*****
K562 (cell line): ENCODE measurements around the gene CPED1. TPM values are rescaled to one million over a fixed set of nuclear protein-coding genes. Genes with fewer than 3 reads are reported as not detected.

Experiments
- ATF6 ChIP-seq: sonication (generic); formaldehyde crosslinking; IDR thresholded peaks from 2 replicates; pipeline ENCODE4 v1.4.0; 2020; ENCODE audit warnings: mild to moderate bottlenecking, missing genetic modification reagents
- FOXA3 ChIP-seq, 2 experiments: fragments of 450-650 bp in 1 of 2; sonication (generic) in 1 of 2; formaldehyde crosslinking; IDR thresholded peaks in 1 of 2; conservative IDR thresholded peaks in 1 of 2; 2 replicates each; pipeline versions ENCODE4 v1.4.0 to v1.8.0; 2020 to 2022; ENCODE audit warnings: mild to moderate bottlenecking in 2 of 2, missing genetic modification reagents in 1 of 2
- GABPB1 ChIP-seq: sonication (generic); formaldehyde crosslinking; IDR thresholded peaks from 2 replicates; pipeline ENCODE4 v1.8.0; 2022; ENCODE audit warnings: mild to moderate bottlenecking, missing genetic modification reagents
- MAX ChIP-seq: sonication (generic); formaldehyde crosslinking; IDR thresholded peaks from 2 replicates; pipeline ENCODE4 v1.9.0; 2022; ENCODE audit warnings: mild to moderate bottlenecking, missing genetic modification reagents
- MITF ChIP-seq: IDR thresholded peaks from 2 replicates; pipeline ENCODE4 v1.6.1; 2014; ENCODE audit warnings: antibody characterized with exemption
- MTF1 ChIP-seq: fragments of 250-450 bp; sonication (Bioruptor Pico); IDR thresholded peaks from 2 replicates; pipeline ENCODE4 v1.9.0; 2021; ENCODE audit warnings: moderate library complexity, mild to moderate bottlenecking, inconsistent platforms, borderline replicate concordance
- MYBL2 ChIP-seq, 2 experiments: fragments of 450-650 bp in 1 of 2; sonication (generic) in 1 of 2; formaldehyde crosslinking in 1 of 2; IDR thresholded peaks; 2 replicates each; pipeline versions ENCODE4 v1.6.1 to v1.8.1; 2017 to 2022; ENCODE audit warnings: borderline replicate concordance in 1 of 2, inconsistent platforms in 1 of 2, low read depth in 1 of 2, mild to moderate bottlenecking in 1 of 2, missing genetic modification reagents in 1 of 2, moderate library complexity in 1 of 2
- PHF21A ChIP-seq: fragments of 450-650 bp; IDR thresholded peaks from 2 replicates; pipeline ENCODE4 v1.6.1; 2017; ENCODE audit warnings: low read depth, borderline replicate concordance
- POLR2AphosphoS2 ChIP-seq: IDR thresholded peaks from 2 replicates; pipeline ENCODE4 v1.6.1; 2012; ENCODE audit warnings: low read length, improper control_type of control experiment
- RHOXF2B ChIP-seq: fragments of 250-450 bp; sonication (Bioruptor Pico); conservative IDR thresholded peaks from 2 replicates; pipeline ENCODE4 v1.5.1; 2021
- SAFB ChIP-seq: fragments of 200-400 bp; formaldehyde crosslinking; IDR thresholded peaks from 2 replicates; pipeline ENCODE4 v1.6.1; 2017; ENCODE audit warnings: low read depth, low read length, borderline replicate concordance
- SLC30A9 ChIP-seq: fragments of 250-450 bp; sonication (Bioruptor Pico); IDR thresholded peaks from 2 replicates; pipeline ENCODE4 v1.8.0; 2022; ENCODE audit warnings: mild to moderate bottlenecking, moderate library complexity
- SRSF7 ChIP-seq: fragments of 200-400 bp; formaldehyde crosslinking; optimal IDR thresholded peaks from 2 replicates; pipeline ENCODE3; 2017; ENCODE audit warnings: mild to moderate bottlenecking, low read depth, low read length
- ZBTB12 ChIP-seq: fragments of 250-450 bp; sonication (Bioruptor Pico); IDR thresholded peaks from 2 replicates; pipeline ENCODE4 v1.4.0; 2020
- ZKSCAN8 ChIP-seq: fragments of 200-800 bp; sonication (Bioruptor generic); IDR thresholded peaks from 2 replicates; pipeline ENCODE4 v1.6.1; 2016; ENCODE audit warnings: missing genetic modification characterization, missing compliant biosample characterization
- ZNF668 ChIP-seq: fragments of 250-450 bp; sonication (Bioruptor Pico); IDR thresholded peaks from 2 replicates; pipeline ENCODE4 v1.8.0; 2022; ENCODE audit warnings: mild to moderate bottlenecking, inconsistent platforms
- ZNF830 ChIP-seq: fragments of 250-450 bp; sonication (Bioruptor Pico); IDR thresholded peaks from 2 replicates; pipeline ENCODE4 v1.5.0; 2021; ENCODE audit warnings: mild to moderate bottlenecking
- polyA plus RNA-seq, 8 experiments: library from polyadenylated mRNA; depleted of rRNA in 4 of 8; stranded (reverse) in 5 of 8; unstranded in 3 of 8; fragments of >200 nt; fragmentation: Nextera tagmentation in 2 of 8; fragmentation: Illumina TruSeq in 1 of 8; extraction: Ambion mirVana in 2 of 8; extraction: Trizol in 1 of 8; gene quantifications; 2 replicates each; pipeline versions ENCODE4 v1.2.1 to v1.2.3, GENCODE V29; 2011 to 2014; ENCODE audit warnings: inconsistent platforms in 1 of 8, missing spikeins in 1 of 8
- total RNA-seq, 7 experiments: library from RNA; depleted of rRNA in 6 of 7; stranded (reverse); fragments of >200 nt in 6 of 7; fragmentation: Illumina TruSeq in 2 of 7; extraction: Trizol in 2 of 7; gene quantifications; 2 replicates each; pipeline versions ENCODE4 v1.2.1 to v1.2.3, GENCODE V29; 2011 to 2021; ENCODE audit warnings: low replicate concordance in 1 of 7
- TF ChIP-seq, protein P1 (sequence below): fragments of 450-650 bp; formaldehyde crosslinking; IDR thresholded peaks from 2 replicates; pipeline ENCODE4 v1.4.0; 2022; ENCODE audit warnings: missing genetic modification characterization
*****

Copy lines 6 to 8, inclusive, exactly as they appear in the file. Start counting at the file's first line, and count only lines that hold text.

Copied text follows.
- MAX ChIP-seq: sonication (generic); formaldehyde crosslinking; IDR thresholded peaks from 2 replicates; pipeline ENCODE4 v1.9.0; 2022; ENCODE audit warnings: mild to moderate bottlenecking, missing genetic modification reagents
- MITF ChIP-seq: IDR thresholded peaks from 2 replicates; pipeline ENCODE4 v1.6.1; 2014; ENCODE audit warnings: antibody characterized with exemption
- MTF1 ChIP-seq: fragments of 250-450 bp; sonication (Bioruptor Pico); IDR thresholded peaks from 2 replicates; pipeline ENCODE4 v1.9.0; 2021; ENCODE audit warnings: moderate library complexity, mild to moderate bottlenecking, inconsistent platforms, borderline replicate concordance